4. BTS Warrants – Expensive a Month Ago, Even Richer Now So Better to Bail
  5. Tracking the Daily COVID-19 Cases for 10 Major Countries

1. Costs of and Response to COVID-19

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As the epicentre of the coronavirus pandemic shifts from Europe to the US and the number of deaths and infection cases reach new highs, the costs of the crisis are beginning to be revealed. In Singapore economic activity contracted in 1Q20 at a faster pace than at the worst point during the GFC while Chinese industrial profits were down 38% in the first two months of the year. Despite this we are cautiously optimistic that Asian economic activity led by China will pick-up in the second half of the year. We are much more worried about advanced economies where policy mis-management threatens to tip the world economy into recession.

2. BGC: Stable Yield Play

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We initiate coverage of BG Container Glass PCL (BGC TB) with a BUY rating, based on a target price of Bt11.0, which is derived from 12.3xPE’20E, close to the average for the Asia ex-Japan Materials Sector.

The story:

  • Secured earnings with attractive dividend yield
  • Gross margin is in an expansion phase
  • Potential growth from M&As

Risks:

  • Raw material price fluctuation
  • Reliance on a few major customers
  • New innovative liquid container products

Background: BGC, a subsidiary of Bangkok Glass Public Company Limited, operates in the glass packaging business. The firm was established in 1974 and started production in Pathumthani in 1980. BGC is one of the largest glass container manufacturers in the ASEAN region with five glass packaging plants in Ayutthaya, Pathumthani, Khon Kaen, Prachinburi and Ratchaburi. Its combined maximum production capacity is 3,495 tons per day.

3. Fault Lines and Positive Surprises: Buy Car Makers

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Where are the weakest points in the global economy that could send activity into a tailspin and threaten the banking system? Italy would seem to be the prime candidate for collapse. The economy was already flirting with recession but will definitely enter one when first quarter 2020 data are published. Weak economies are always the most vulnerable when an external shock hits. Italy’s banks are bound to require a bailout from either the government or the ECB – neither of which are well placed to provide the capital.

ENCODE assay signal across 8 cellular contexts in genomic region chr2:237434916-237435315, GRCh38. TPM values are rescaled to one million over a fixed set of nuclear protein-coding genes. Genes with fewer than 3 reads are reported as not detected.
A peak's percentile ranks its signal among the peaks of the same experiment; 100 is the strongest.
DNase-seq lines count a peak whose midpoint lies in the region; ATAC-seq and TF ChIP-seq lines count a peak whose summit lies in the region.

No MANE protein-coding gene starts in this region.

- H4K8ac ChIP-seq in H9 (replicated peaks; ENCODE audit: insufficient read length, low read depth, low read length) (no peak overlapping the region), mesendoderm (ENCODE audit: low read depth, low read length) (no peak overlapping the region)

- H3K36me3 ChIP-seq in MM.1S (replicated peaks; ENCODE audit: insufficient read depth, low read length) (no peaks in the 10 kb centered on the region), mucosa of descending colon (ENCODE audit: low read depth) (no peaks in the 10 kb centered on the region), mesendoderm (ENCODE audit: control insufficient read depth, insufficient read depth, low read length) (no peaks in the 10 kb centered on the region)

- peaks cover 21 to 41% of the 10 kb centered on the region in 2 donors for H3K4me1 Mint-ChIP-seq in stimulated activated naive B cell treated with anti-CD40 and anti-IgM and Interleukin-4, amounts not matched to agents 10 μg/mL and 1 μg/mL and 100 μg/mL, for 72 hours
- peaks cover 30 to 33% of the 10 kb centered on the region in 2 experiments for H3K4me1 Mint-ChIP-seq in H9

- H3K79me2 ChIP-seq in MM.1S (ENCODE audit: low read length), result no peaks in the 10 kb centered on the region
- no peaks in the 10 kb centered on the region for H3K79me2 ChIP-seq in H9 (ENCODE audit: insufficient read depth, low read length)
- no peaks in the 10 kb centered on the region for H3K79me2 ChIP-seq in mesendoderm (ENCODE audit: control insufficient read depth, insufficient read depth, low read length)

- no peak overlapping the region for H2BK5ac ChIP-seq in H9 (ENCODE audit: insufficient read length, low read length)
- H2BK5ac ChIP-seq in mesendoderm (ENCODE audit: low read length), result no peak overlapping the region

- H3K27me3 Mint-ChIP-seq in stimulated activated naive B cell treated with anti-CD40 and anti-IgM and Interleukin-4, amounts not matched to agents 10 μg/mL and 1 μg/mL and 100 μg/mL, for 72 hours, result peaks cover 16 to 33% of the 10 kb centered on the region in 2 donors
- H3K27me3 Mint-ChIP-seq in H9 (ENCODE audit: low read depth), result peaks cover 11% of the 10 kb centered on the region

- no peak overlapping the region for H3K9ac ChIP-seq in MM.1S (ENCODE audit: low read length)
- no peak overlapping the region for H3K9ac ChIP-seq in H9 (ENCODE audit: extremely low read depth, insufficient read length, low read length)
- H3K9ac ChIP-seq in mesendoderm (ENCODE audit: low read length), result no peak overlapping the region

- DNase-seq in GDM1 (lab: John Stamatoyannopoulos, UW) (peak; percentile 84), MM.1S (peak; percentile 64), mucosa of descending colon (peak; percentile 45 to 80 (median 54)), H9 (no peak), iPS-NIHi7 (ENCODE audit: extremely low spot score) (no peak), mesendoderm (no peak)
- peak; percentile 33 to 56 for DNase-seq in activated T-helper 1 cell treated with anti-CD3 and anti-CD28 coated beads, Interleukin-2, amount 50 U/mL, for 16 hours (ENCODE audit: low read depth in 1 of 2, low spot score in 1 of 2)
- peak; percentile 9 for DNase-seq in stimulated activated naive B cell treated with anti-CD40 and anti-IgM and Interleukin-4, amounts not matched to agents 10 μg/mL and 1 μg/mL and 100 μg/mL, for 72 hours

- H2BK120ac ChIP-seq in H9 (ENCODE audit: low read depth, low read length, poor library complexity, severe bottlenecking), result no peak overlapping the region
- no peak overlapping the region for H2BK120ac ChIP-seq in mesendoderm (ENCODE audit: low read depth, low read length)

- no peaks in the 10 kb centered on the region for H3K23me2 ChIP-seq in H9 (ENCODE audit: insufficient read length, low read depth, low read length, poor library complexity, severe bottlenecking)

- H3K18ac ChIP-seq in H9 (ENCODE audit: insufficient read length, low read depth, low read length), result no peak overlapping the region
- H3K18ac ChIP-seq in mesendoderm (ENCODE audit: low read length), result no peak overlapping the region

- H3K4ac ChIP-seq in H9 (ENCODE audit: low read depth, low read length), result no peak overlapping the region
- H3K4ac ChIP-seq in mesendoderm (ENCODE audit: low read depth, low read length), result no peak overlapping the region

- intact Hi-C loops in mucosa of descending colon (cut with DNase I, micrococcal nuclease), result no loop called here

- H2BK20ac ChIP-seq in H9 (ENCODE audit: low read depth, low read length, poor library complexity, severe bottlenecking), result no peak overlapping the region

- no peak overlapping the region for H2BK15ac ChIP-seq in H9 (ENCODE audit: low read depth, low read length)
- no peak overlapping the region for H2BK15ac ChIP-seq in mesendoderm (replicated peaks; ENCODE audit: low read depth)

4. BTS Warrants – Expensive a Month Ago, Even Richer Now So Better to Bail

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The BTS Group Holdings PCL (BTS-W5 TB) warrants on BTS Group Holdings (BTS TB) were listed, and there were no buy opportunities. 

Instead, there were selling opportunities. And if you did not sell them then, you should think about doing so now.

The warrants are trading at an implied volatility exceeding that seen in the aftermath of the Thai floods in 2011, the demonstrations in 2013 and beyond, and any other time save the buy of BTSC in May 2010 which saw trading volumes rise 25-fold for a period of six months or more. 

The company has changed dramatically since then. 

Thailand has also become the latest country to implement a broad lockdown. Thailand’s Prime Minister Prayuth Chan-Ocha said two days ago a state of emergency will be declared for a month. Borders will be closed to foreigners starting today the 26 March; social gatherings are banned, domestic travel has been limited, and only essential shops remain open. From my sources, activity has already been considerably dampened. We can expect damage to BTS revenues. That damage will impact the share price’s ability to rebound to record new highs within the next 10 months so the warrants seem like an asset which will wither (if you are a vol trader, you know what you are getting into and different parameters apply).

More below.

5. Tracking the Daily COVID-19 Cases for 10 Major Countries

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In this report, we provide an update of the new cases of COVID-19 among 10 major countries, including the top 10 countries with COVID-19 cases (excluding China). From our previous report, Tracking the Daily COVID-19 Cases for 7 Major Countries (More Hope!), we have added three more countries including Switzerland, U.K., and the Netherlands due to their rapid increase in new cases in the past week. 

A combination of the U.S. Fed’s “QE Infinity,” U.S.’s $2 trillion stimulus bill, and growing optimism that the new cases of COVID-19 can be controlled in the U.S. and Europe have helped to stage turnaround of major equity markets around the world including S&P500 and KOSPI. We continue to believe that the peak daily cases of COVID-19 in the U.S. are likely to be in this 2 week period from March 23rd to April 5th. Numerous European countries included in the top 10 countries for COVID-19 cases are also likely to experience their peak daily cases during this period.

The number of COVID-19 cases has surged in the U.S. in the past week. According to the COVID Tracking Project, there were 418,810 people that were tested for this virus as of March 25th, up nearly 10x from on March 16th. As of March 25th, 15.2% of the people that were tested had positive results, up from 10.0% on March 16th.